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In Celtic spirituality there is a concept called “Thin Places.” A thin place is a place where the boundary between heaven and earth, between sacred and profane, is so transparent that God feels especially real to us. A thin place is a spot on a space-time continuum where we can look straight into the face of God, where we can touch the hand that holds the world. It’s a place where and when we – imperfect human beings – can sense and experience the presence of the divine intensely and vividly. It is a place where we are encouraged and filled with the Holy Spirit.

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We see Elijah in his “thin place.” I think that God sent him on an errand (1 Kings 19:14-18) just to get Elijah to recognize that life still goes on and to demonstrate to Elijah that he is still capable of doing things for God. God also gave Elijah hope. In verse 18 we hear, “I [God] reserve seven thousand in Israel—all whose knees have not bowed down to Baal and whose mouths have not kissed him.” In essence God said, “Elijah, you are not the only one left.”

We all get frustrated or angry at some point in our lives. All of us know the feeling of being defeated or embarrassed by something that we said or did. We don’t live in a perfect world; we live in a fallen world and sometimes things do not go the way we hope them to because we live in a world where the forces of evil are active.

What we can learn from Elijah is that the most obvious answers and the easy answers are not always the right ones.

From his “thin place” experience Elijah’s world view was challenged, and he reached a new understanding. In order to get to that new understanding, he had to lose his bearings, and he was forced to find new ones. He was jolted out of his comfort zone, out of old ways of seeing the world, and challenged to seek a deeper understanding of the world.

It takes maturity, patience, courage, and discernment to keep going in times like this.

Today we have with us Scout Troop 603. Scouting prepares and builds young men for their future lives. Everything worthwhile takes time, effort, perseverance and strength of character to accomplish.

Lord Robert Baden-Powell, the founder of scouting said once, “The secret of sound education is to get each pupil to learn for himself, instead of instructing him by driving knowledge into him on a stereotyped system.”

We all asked ourselves the question “How in the world did I get here?” Scouting prepares young men and women to face such times with courage and dignity, and teaches them to persevere, listen and learn from those experiences.

Throughout our lives we are in the process of becoming something tomorrow that we were not yesterday and are not today. God did not create us to grovel in the grime of our sins the way Elijah did in that cave. God created us to be the best version of the image of God that we can be.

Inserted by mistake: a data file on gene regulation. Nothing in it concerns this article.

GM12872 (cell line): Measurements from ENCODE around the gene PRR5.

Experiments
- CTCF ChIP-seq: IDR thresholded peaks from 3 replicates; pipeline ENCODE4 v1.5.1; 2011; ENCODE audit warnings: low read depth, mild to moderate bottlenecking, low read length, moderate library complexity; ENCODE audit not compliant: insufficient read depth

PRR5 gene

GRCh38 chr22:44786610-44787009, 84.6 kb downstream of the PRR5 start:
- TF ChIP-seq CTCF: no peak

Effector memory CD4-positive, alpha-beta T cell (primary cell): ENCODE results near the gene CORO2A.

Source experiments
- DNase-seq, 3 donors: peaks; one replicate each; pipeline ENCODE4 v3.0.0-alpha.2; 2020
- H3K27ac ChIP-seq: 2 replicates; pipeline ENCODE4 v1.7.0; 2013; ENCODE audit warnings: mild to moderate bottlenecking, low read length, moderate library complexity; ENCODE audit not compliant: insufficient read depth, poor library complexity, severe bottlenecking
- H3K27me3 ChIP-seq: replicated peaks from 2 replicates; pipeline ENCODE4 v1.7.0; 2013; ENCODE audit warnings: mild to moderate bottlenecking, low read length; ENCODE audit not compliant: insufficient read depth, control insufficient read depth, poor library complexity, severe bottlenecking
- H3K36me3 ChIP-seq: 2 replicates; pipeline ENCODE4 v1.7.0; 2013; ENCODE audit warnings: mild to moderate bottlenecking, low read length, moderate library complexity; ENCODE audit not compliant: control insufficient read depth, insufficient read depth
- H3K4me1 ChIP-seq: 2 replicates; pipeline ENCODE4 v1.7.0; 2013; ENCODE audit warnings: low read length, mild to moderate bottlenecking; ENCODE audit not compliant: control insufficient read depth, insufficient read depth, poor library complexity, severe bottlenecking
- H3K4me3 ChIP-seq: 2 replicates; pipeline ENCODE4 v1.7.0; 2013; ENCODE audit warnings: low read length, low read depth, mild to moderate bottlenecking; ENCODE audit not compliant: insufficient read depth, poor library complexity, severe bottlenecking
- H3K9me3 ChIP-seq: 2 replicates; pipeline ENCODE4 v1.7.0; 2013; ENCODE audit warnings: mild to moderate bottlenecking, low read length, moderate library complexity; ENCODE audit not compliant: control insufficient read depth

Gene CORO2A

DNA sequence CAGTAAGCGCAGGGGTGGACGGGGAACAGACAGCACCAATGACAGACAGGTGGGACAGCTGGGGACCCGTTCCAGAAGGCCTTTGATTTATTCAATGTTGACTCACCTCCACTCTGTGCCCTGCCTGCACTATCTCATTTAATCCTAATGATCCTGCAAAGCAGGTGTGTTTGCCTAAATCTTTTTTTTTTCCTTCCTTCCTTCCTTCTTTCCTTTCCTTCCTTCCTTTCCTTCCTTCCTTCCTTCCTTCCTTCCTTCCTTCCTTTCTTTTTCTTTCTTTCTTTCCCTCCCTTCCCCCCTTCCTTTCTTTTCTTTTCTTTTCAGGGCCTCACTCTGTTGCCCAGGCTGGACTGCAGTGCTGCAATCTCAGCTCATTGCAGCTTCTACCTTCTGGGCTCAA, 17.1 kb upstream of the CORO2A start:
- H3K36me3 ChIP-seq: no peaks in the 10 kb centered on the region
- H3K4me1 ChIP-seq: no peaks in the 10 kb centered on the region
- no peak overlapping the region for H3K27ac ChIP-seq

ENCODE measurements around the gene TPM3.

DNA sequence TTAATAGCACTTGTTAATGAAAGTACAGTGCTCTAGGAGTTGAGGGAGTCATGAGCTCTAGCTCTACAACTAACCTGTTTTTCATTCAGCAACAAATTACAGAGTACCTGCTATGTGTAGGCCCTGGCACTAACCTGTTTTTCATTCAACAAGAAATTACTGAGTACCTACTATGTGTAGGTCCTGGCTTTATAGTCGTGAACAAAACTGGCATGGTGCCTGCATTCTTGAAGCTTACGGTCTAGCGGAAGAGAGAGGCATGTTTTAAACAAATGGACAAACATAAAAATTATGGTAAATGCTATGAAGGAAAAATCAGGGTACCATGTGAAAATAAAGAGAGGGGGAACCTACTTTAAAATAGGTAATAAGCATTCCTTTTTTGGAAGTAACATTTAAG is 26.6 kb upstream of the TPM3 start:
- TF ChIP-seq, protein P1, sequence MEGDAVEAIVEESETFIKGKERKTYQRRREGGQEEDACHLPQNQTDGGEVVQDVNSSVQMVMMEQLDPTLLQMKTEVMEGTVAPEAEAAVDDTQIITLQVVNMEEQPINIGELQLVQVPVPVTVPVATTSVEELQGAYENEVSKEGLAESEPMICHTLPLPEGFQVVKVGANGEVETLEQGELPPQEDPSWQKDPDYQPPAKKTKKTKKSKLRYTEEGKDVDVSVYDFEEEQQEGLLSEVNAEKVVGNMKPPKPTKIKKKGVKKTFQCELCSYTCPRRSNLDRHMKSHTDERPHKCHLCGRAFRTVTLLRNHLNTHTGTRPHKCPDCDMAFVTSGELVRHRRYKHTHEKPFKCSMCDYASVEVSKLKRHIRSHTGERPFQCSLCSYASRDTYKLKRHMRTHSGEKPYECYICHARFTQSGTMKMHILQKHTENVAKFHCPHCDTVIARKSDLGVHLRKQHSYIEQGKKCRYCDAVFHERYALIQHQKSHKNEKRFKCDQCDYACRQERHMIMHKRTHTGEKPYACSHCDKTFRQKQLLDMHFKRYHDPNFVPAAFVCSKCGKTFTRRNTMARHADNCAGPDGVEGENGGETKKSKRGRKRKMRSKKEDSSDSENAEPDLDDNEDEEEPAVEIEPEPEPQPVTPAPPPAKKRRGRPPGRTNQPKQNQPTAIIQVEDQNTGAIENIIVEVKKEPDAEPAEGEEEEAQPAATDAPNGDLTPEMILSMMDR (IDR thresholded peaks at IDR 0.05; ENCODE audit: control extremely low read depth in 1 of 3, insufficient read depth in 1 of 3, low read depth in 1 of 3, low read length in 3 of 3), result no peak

Thinking Towards Sunday

Scripture for this Sunday is 1 Kings 19: 1-13

You can read these Scripture here: {NIV and ESV}

Approximate Notes for Sunday’s Message; February 5, 2017; Matthew 5:1-2, 13-16

We will continue to explore what it means to open ourselves to the Holy Spirit guidance and transformation.

Scriptures for this Sunday are: Matthew 5:1-2, 13-16

You can read these Scriptures here: {NIV2010 and ESV}

We will also dedicate and commission a new wheelchair in memory of Irene Toth Genbauffe

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Am I the only one who gets tired and needs to rest once in a while? Can anyone else remember a time in your own life when you were so frustrated that you just did not care about what was going to happen next?

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Today’s Scripture records a time when Jesus was talking about this in the wilderness of Judea, “… if the salt loses its saltiness, how can it be made salty again?” (Matthew 5:13). The sad truth is that all of us lose our “saltiness” once in a while. And we are in a good company.

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In 1 Kings 19 we learn that Elijah, one of the greatest prophets of Israel, was running for his life from a tyrant. He was scared, discouraged, and depressed.

1 Kings 19: 3 Elijah was afraid and ran for his life. When he came to Beersheba in Judah, he left his servant there, 4 while he himself went a day’s journey into the wilderness. He came to a broom bush, sat down under it and prayed that he might die. “I have had enough, Lord,” he said. “Take my life; I am no better than my ancestors.” 5 Then he lay down under the bush and fell asleep.”

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In the Book of Numbers, we learned that when the Children of Israel became exceedingly whiny after leaving Egypt, they tried to dump their anxiety on Moses.


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NIV2010 Numbers 11: 10 Moses heard the people of every family wailing at the entrance to their tents. The Lord became exceedingly angry, and Moses was troubled. 11 He asked the Lord, “Why have you brought this trouble on your servant? What have I done to displease you that you put the burden of all these people on me? 12 Did I conceive all these people? Did I give them birth? Why do you tell me to carry them in my arms, as a nurse carries an infant, to the land you promised on oath to their ancestors? 13 Where can I get meat for all these people? They keep wailing to me, ‘Give us meat to eat!’ 14 I cannot carry all these people by myself; the burden is too heavy for me. 15 If this is how you are going to treat me, please go ahead and kill me—if I have found favor in your eyes—and do not let me face my own ruin.”